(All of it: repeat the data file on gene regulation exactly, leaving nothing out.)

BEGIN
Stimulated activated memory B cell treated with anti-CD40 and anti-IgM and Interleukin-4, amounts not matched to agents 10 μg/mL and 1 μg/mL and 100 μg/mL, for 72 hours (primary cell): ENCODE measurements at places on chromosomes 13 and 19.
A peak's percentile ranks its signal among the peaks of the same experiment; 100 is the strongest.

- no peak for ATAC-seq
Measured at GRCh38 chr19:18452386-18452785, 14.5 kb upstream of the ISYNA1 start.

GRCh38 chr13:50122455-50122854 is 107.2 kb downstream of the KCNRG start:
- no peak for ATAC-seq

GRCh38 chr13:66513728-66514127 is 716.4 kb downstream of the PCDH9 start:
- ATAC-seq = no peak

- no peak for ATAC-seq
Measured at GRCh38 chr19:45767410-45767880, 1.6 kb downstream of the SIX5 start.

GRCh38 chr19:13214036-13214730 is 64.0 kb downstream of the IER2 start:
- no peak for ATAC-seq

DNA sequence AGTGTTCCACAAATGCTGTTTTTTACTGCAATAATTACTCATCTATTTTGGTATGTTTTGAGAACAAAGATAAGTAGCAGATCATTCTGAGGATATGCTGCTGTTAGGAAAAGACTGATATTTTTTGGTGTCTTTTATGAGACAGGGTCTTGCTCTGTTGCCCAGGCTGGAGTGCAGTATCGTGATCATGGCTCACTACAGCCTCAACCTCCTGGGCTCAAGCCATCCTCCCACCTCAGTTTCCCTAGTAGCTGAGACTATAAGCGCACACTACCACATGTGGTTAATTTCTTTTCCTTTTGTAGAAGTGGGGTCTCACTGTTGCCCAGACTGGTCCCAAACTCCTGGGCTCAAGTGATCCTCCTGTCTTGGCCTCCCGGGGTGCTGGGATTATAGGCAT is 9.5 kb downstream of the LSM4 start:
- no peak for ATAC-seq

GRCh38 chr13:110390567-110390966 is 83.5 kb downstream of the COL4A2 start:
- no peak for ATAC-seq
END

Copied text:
Stimulated activated memory B cell treated with anti-CD40 and anti-IgM and Interleukin-4, amounts not matched to agents 10 μg/mL and 1 μg/mL and 100 μg/mL, for 72 hours (primary cell): ENCODE measurements at places on chromosomes 13 and 19.
A peak's percentile ranks its signal among the peaks of the same experiment; 100 is the strongest.

- no peak for ATAC-seq
Measured at GRCh38 chr19:18452386-18452785, 14.5 kb upstream of the ISYNA1 start.

GRCh38 chr13:50122455-50122854 is 107.2 kb downstream of the KCNRG start:
- no peak for ATAC-seq

GRCh38 chr13:66513728-66514127 is 716.4 kb downstream of the PCDH9 start:
- ATAC-seq = no peak

- no peak for ATAC-seq
Measured at GRCh38 chr19:45767410-45767880, 1.6 kb downstream of the SIX5 start.

GRCh38 chr19:13214036-13214730 is 64.0 kb downstream of the IER2 start:
- no peak for ATAC-seq

DNA sequence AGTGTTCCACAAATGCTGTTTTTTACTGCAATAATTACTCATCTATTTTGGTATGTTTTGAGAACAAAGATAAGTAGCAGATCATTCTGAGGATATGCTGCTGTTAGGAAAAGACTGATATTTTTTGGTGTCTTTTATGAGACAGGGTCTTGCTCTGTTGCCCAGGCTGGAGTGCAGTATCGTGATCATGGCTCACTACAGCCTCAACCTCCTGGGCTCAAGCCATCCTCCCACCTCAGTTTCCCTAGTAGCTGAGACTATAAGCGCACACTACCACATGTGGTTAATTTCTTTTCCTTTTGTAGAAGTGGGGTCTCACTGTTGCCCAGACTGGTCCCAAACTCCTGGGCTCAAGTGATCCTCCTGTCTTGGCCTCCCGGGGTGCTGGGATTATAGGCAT is 9.5 kb downstream of the LSM4 start:
- no peak for ATAC-seq

GRCh38 chr13:110390567-110390966 is 83.5 kb downstream of the COL4A2 start:
- no peak for ATAC-seq